(All of the Viennese figures lauded in Clive James's work are discussed in depth, and many more figures are added to the argument.)
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13 of 14 people found the following review helpful
5.0 out of 5 stars Kulturgeschichte of a remarkable cultural and intellectual watershed, 6 Jun 2011
By 
rob crawford "Rob Crawford" (Balmette Talloires, France) - See all my reviews
(TOP 1000 REVIEWER)   
This review is from: Wittgenstein's Vienna (Paperback)
This is a dazzlingly dense intellectual history of a time when there was an explosion of new ideas in both the arts and sciences. The place was Vienna, at the end of the Habsburg monarchy, where not only Sigmund Freud (psychlology) but also Loos (design), Schoenberg (music), Kochoscka (painting), and many others were establishing what we now call "modernism." It is also a philosophical tract of great depth, focusing on Wittgenstein. What is so remarkable is how commonplace their ideas and techniques have become in our everyday vocabulary - think "unconscious", but also "form follows function" - and how they all originated there, at the end of the 19C.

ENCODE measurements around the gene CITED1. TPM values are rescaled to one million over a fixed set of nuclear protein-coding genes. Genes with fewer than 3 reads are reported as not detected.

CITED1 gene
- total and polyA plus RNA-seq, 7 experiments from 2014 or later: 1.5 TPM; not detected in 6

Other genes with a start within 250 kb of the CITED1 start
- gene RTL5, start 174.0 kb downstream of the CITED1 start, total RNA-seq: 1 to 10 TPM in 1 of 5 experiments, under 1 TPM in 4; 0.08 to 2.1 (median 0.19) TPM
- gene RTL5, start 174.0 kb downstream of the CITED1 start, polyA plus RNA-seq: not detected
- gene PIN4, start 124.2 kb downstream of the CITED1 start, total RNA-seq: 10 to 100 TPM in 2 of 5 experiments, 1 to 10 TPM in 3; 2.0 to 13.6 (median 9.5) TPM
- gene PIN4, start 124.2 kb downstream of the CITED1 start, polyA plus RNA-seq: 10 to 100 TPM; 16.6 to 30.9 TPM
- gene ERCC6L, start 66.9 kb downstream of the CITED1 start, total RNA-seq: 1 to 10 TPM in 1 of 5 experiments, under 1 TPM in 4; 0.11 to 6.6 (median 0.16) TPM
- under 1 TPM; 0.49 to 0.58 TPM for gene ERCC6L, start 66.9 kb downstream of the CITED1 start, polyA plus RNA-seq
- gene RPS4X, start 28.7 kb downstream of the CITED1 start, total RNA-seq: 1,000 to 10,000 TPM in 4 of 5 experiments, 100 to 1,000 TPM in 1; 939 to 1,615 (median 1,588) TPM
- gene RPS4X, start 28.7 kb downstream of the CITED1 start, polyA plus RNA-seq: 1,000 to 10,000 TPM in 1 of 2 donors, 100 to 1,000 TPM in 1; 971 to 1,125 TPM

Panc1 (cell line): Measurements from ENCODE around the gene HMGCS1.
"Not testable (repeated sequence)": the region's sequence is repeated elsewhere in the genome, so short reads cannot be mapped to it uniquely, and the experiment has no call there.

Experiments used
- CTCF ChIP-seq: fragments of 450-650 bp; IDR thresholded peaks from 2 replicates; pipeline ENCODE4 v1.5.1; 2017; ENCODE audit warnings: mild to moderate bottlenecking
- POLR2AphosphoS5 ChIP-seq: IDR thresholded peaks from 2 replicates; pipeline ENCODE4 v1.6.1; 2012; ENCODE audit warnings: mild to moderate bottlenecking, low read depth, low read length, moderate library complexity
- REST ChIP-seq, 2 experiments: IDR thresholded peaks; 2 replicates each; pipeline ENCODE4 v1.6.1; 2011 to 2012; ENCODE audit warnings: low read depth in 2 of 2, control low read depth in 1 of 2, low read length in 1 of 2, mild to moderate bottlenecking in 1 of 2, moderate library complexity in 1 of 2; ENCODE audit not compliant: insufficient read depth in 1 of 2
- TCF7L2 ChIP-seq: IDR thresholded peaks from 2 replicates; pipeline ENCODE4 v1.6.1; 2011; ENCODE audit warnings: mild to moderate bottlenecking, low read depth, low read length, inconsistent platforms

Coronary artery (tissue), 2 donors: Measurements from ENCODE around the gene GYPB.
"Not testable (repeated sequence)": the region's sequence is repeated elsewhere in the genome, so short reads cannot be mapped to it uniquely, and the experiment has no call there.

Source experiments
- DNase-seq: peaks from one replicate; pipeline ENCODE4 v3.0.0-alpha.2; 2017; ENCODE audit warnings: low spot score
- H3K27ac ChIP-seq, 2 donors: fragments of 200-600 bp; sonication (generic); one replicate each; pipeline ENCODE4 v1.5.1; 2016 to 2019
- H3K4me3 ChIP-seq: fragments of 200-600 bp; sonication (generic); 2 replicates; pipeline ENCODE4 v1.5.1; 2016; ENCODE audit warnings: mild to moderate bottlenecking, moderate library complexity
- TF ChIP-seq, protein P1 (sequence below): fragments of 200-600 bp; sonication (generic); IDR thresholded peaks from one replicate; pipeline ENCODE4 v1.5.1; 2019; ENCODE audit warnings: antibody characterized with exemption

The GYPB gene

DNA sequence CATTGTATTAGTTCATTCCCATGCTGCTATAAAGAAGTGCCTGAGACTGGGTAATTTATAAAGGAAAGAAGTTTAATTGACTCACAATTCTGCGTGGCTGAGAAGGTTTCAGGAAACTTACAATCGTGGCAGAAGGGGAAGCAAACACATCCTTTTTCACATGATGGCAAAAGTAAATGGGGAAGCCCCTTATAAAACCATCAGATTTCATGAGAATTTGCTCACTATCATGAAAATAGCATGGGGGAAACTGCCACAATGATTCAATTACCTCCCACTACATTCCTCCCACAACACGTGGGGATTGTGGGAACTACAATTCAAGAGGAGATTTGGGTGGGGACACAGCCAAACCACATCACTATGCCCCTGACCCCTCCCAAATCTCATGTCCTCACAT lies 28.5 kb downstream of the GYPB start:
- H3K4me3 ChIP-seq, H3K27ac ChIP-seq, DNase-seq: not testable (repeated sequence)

According to the authors, the starting point of the modernist movement is to be found in the deterioration of the Habsburg monarchy, spread as it was across a vast central european empire with dozens of languages and ethnic groups. To keep it all together in the face of rising nationalisms, the Habsburgs strove to maintain appearences of power and cohesion at all costs. This created a kind of living falsehood, in which issues were avoided by the use of code words and empty symbolic rituals.

Add to this the rise of new bourgeois fortunes, whereby a new middle classe arose based on industries. They too constructed their own private worlds within their homes, mimicing the Habsburgs and ignoring issues - in particular sexuality - to the point that it generated a latent hysteria in its women and anxiety in the working men, whose children despised them as fakes. Their houses were studded with overly ornate decorations, which were designed to ape the lifestyles of aristocrats, and they lived by elaborate codes of conduct and narrow career choices.

Obviously, this explains the biases in Freud's theories towards explaining too much by "suppressed impulses" buried in the unconscious (read hysterical women), but the authors argue that the great innovator of the age was Karl Krause, an independent satirist who called for honesty in language and the way one chose to live one's life. All of the others, they claim, were direct followers of Krause, from Klimt - he rebelled against the formalism of the royal academy of art with his Secessionist movement - to Wittgenstein and his study of language structure and meaning; even the great physicist Ernst Mach was apparently a follower of Krause, as was Canetti. They all knew eachother and were interested, and even participated, in eachothers' disciplines. This was a total surprise to me.